Nano in cosmetics and personal care
There are a number of nano-enhanced products available in the UK ranging from sunscreens and anti-ageing products to razors and curling tongs, (though at the moment we can't give a comprehensive listing.)
Here are some of the main areas and what they claim to do:
It's long been known that titanium dioxide (TiO2) and zinc oxide (ZnO) block the harmful effects of ultraviolet light - the stronger the sunblock the whiter the lotion, with total sunblocks becoming a thick white paste.
But when you break down these substances to nano-sized particles, they become transparent. So you get the beneficial effect without the 'face pack' look.
So when you see a high-factor sunscreen in a moisturiser or sun cream which is clear, not white, you know that it is nano.
This use of nano-sized TiO2 and ZnO2 in sunscreens and moisturisers is one of the largest uses of nano in the cosmetics and personal care markets.
Silver nanoparticles and so-called colloidal silver, which contains silver nanoparticles, are used in many personal care products, because they are very effective at killing bacteria.
They are mainly used to ensure cleanliness in equipment, such as make-up instruments, hair brushes, curling tongs, foils for electric razors, foot massagers, tooth brushes, bottle brushes, rubber gloves, hair dryers, hearing aids, facial ionic steamers, and even bidets, though most of these are more likely to be available in Asia.
Outside the UK also, nano silver is used in soaps, toothpastes, wet wipes, deodorants, lip products, as well as face and body foams.
Nano is used in curling tongs for example, as it is purported to smooth the hair and reduce static through a nano ceramic and silver coating.
Moisturisers and anti-ageing creams
Forty years ago cosmetic companies started using nano-sized parcels of ingredients (also called liposomes or now nanosomes) to improve the solubility of ingredients and add shimmer.
Essentially, liposomes are made out of the same material as a cell membrane and act as small capsules or bubbles able to hold and deliver active ingredients and cosmetic materials such as Vitamin E. In the healthcare sector, they are used to deliver therapeutic drugs or vitamins.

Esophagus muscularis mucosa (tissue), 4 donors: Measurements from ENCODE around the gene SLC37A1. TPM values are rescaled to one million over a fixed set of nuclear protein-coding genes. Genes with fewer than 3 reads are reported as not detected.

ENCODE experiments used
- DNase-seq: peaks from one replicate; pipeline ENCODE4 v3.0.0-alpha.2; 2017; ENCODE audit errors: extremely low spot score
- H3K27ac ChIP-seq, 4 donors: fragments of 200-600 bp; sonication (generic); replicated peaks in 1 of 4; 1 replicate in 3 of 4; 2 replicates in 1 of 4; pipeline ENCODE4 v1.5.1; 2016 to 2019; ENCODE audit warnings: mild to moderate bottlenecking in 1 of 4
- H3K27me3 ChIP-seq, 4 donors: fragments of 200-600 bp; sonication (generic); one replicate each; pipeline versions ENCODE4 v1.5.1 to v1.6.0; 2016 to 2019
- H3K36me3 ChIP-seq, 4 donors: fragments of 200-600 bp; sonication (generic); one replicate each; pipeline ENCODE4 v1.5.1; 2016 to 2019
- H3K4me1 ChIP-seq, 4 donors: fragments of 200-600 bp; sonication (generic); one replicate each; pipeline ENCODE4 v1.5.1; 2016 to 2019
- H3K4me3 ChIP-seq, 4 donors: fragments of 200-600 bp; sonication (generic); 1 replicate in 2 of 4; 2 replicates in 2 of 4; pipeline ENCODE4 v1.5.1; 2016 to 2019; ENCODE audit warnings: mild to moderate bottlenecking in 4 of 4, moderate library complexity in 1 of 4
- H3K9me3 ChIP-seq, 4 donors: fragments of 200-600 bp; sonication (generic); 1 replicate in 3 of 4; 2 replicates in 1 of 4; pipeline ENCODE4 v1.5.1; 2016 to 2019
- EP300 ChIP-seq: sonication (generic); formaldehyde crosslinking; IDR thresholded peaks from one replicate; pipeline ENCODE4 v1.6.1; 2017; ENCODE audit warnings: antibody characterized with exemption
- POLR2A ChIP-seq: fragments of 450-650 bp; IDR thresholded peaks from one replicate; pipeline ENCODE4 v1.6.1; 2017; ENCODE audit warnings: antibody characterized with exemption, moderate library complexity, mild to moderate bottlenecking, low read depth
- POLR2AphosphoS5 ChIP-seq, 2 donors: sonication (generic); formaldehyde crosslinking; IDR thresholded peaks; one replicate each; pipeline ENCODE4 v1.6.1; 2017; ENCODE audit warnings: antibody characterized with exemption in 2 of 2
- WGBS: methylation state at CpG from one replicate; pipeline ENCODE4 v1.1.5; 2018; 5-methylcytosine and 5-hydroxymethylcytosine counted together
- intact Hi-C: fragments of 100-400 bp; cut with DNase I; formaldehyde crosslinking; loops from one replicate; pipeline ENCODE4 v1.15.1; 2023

Nano emulsions are another process in skin creams. Emulsion just means mixing two unblendable liquids (like oil and vinegar in a salad dressing) where one of the liquids is suspended in the other. With nano emulsion, as opposed just plain emulsion, one liquid disperses in nano-scale droplets throughout the other.
Nano emulsions, unlike normal emulsions are so fine that they can be sprayed on. Companies that sell them claim that nano emulsions can transport beneficial compounds deep into the skin and in high concentrations.
Nano gold is also being used in one moisturiser available in the UK, allegedly bringing healing and anti-oxident properties.
Fullerenes, or bucky balls as they are also known, are carbon molecules that are only about one nanometre in diameter and resemble the structure of some footballs. They are allegedly used for anti-oxidant and smoothing properties in moisturisers.
One product using fullerenes was withdrawn from the UK market because of concerns about its safety as a cosmetic ingredient, though they are thought to be used in some moisturisers and anti-ageing formulas in other parts of the world.
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